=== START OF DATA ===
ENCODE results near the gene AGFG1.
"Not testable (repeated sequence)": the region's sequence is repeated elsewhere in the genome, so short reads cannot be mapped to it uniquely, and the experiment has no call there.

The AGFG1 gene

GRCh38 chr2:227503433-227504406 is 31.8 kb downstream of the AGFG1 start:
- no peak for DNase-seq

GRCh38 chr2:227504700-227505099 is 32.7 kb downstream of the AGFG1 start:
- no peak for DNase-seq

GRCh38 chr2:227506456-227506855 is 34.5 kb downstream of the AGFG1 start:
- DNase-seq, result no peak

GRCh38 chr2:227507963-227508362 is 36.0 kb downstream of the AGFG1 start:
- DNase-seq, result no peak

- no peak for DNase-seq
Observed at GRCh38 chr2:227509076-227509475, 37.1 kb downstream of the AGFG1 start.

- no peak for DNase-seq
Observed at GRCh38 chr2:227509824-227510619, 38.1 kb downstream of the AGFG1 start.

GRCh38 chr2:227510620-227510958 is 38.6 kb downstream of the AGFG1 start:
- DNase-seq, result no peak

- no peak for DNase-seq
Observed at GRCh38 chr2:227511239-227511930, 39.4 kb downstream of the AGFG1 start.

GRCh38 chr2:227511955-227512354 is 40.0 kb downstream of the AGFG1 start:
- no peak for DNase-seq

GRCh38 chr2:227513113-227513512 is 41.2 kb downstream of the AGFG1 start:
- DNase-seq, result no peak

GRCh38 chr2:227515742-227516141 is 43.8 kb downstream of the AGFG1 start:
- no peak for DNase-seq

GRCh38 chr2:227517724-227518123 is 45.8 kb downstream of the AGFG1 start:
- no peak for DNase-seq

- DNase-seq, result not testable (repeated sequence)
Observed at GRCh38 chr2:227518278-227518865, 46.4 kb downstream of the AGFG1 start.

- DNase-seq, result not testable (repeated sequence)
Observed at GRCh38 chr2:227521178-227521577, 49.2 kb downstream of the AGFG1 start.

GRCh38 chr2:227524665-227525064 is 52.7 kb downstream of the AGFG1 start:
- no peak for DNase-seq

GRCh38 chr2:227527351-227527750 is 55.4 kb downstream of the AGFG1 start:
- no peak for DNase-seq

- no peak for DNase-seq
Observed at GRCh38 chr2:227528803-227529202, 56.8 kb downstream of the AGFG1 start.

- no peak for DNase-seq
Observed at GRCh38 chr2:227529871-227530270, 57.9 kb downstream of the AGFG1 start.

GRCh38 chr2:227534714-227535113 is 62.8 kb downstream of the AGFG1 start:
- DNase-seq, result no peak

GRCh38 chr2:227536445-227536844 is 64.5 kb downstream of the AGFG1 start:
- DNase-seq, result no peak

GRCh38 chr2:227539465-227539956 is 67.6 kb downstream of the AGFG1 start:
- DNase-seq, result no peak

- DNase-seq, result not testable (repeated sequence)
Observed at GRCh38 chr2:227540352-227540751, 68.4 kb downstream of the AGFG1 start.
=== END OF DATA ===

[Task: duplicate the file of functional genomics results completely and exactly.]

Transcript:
ENCODE results near the gene AGFG1.
"Not testable (repeated sequence)": the region's sequence is repeated elsewhere in the genome, so short reads cannot be mapped to it uniquely, and the experiment has no call there.

The AGFG1 gene

GRCh38 chr2:227503433-227504406 is 31.8 kb downstream of the AGFG1 start:
- no peak for DNase-seq

GRCh38 chr2:227504700-227505099 is 32.7 kb downstream of the AGFG1 start:
- no peak for DNase-seq

GRCh38 chr2:227506456-227506855 is 34.5 kb downstream of the AGFG1 start:
- DNase-seq, result no peak

GRCh38 chr2:227507963-227508362 is 36.0 kb downstream of the AGFG1 start:
- DNase-seq, result no peak

- no peak for DNase-seq
Observed at GRCh38 chr2:227509076-227509475, 37.1 kb downstream of the AGFG1 start.

- no peak for DNase-seq
Observed at GRCh38 chr2:227509824-227510619, 38.1 kb downstream of the AGFG1 start.

GRCh38 chr2:227510620-227510958 is 38.6 kb downstream of the AGFG1 start:
- DNase-seq, result no peak

- no peak for DNase-seq
Observed at GRCh38 chr2:227511239-227511930, 39.4 kb downstream of the AGFG1 start.

GRCh38 chr2:227511955-227512354 is 40.0 kb downstream of the AGFG1 start:
- no peak for DNase-seq

GRCh38 chr2:227513113-227513512 is 41.2 kb downstream of the AGFG1 start:
- DNase-seq, result no peak

GRCh38 chr2:227515742-227516141 is 43.8 kb downstream of the AGFG1 start:
- no peak for DNase-seq

GRCh38 chr2:227517724-227518123 is 45.8 kb downstream of the AGFG1 start:
- no peak for DNase-seq

- DNase-seq, result not testable (repeated sequence)
Observed at GRCh38 chr2:227518278-227518865, 46.4 kb downstream of the AGFG1 start.

- DNase-seq, result not testable (repeated sequence)
Observed at GRCh38 chr2:227521178-227521577, 49.2 kb downstream of the AGFG1 start.

GRCh38 chr2:227524665-227525064 is 52.7 kb downstream of the AGFG1 start:
- no peak for DNase-seq

GRCh38 chr2:227527351-227527750 is 55.4 kb downstream of the AGFG1 start:
- no peak for DNase-seq

- no peak for DNase-seq
Observed at GRCh38 chr2:227528803-227529202, 56.8 kb downstream of the AGFG1 start.

- no peak for DNase-seq
Observed at GRCh38 chr2:227529871-227530270, 57.9 kb downstream of the AGFG1 start.

GRCh38 chr2:227534714-227535113 is 62.8 kb downstream of the AGFG1 start:
- DNase-seq, result no peak

GRCh38 chr2:227536445-227536844 is 64.5 kb downstream of the AGFG1 start:
- DNase-seq, result no peak

GRCh38 chr2:227539465-227539956 is 67.6 kb downstream of the AGFG1 start:
- DNase-seq, result no peak

- DNase-seq, result not testable (repeated sequence)
Observed at GRCh38 chr2:227540352-227540751, 68.4 kb downstream of the AGFG1 start.